The main venue will be confirmed following a review of health guidelines, but the Newington Green Meeting House, in London N16, will remain the focus of the proceedings.

The event will include free historical walking tours around Newington Green and Stoke Newington, birthday cake, and more…

Organised by …read more

Source:: https://www.bars.ac.uk/blog/?p=3915

EHU Nineteen Research Centre Launch

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By Emily Paterson-Morgan

EHU Nineteen: Centre for Nineteenth-Century Studies at Edge Hill University is celebrating its launch in 2021!

Join us to discuss the future of nineteenth-century studies (and our Centre’s role in it)!

Meet our new research fellows, sponsored by us, the Wilkie Collins Journal, and BARS/BAVS!

Chat with leading international scholars in our live Q&A!

Further details and bookings here.

…read more

Source:: https://www.bars.ac.uk/blog/?p=3908

CFP: Table Talks 3 – New Approaches to Romantic Studies and Youth

By Emily Paterson-Morgan

Thursday 16th December 2021

‘Table Talks’, interactive workshops linked to the AHRC-funded project ‘The Romantic Ridiculous’, will continue in 2021 with a mixture of lightning talks, Q&A, and conversation – this time with a focus on Romantic Studies and the idea of ‘youth’, broadly considered.

Join Dr Andrew McInnes and Dr Rita Dashwood for an exploration of Romantic-period childhood, adolescence, experience, and silliness.

We seek close readings of any aspect of ‘youth’ related to Romanticism. This might include, but is not limited to:

  • Representations of children, childhood, youth, and adolescence
  • Representations of innocence and experience
  • Silliness in the Romantic period
  • Literature aimed at children, including poetry and drama, as well as texts about children and childhood, including medical, philosophical, and conduct books

We invite postgraduate and early career researchers to pitch a literary text to close read alongside our selections. This close reading does not have to be linked to ‘The Romantic Ridiculous’ project but should lead to a discussion of a new perspective on Romantic Studies and society.

We have 5 x £100 bursaries for successful pitches. A virtual reading pack will be sent out before the event and successful applicants will be expected to lead an informal discussion of their chosen text.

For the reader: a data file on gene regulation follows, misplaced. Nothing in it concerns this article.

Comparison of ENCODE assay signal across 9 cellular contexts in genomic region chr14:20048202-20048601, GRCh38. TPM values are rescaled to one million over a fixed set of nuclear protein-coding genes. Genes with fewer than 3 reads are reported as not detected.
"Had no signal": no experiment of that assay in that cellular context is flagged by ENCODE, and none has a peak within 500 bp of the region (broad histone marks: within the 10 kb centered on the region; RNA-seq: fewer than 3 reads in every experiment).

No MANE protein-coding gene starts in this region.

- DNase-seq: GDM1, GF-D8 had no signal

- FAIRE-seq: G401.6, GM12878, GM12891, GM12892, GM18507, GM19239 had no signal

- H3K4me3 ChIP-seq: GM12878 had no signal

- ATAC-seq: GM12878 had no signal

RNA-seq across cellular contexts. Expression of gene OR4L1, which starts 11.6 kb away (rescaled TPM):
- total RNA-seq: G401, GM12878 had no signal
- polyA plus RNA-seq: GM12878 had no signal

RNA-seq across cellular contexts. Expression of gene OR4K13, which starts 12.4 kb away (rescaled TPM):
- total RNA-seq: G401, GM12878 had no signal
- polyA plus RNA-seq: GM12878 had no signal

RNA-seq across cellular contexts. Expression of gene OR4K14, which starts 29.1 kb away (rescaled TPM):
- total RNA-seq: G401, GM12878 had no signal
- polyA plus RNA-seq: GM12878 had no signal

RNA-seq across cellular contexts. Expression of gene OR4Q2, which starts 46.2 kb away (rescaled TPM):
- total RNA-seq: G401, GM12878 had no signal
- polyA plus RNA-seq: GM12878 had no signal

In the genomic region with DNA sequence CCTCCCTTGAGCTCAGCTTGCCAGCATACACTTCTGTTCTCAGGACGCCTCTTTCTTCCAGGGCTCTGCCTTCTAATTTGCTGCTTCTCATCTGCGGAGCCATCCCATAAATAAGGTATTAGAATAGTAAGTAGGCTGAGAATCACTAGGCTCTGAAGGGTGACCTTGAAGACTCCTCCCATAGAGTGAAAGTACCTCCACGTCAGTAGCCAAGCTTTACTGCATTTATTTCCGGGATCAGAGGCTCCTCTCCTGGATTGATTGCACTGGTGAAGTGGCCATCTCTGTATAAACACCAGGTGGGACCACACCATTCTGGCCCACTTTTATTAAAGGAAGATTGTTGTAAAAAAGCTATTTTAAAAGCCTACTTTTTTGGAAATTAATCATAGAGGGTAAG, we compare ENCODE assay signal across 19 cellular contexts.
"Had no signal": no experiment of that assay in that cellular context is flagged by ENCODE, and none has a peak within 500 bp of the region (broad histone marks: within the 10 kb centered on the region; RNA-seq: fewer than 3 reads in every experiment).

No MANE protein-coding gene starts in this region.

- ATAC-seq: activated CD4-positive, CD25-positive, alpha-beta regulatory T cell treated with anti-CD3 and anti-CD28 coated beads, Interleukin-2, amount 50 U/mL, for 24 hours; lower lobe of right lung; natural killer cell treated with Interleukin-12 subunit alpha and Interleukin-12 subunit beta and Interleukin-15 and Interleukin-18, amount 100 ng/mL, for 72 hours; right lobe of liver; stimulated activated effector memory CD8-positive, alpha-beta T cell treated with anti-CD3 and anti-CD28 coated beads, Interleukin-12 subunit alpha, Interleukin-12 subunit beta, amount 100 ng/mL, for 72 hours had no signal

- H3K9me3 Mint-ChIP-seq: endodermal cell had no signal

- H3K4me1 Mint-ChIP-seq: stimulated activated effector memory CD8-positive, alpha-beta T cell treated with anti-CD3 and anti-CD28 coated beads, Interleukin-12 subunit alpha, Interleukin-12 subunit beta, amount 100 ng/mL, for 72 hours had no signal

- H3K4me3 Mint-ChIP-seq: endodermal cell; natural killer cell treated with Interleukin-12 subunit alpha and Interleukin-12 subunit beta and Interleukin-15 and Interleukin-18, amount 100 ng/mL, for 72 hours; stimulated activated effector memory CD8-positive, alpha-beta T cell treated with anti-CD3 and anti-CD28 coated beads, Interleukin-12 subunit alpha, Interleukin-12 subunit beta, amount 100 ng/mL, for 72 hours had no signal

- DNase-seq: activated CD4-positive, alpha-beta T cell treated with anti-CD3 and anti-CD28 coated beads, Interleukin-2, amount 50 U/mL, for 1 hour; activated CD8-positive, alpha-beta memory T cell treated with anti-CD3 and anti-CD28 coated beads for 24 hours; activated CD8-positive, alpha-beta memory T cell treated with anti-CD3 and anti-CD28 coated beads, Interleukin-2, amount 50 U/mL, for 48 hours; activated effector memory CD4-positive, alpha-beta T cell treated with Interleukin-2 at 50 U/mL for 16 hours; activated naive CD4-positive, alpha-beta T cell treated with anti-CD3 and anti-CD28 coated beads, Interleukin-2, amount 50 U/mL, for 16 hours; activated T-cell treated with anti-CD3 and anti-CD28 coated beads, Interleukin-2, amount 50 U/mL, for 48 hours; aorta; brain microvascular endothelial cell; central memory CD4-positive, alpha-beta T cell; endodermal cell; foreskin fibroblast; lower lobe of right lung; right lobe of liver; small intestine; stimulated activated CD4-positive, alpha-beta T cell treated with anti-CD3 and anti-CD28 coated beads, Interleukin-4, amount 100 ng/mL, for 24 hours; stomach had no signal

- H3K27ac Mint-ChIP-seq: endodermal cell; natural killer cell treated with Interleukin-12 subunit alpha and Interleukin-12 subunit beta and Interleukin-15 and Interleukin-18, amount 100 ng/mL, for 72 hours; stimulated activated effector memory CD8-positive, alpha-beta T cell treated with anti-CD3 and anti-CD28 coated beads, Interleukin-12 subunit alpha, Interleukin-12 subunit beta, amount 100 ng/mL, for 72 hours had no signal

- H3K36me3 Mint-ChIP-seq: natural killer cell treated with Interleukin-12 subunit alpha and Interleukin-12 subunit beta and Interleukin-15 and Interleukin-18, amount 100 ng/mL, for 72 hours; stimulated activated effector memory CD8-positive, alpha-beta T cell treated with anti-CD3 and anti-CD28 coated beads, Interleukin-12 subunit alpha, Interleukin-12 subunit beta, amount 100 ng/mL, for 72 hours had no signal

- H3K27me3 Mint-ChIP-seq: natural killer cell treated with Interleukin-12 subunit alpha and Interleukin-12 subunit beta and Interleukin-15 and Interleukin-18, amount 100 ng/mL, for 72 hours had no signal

Please send a pitch including a …read more

Source:: https://www.bars.ac.uk/blog/?p=3904

CFP (BARS/NASSR): New Romanticisms

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By Emily Paterson-Morgan

Tuesday 2nd – Friday 5th August 2022

‘New Romanticisms’ invites explorations of both the concept of newness in and about the Romantic period and new approaches to Romantic Studies today. The title for the conference also plays on the term ‘New Romantics’, referring to post-punk bands of the late 1970s and 1980s influenced by Romantic-period aesthetics, especially ‘dandy’ fashions (roughly equivalent to ‘new wave’ artists in America). The conference organisers are therefore particularly interested in responses to the call for papers which think about Romantic legacies and receptions in music, theatre, pop culture, and beyond. We would also welcome areas of research distinct from literary and cultural studies, which might include, but is not limited to: art history, material culture, cultural heritage, public engagement, and knowledge exchange.

This conference has been delayed by the COVID-19 pandemic and, therefore, its focus on the new feels more urgent than ever. What does it mean to study Romanticism today? How can Romantic Studies appropriately and effectively respond to current debates about the relevance and future of Higher Education, social justice, climate change, and contemporary culture more generally? Papers reflecting on the pressures on research, teaching, and service intra- or post-pandemic are particularly welcome. The conference …read more

Source:: https://www.bars.ac.uk/blog/?p=3901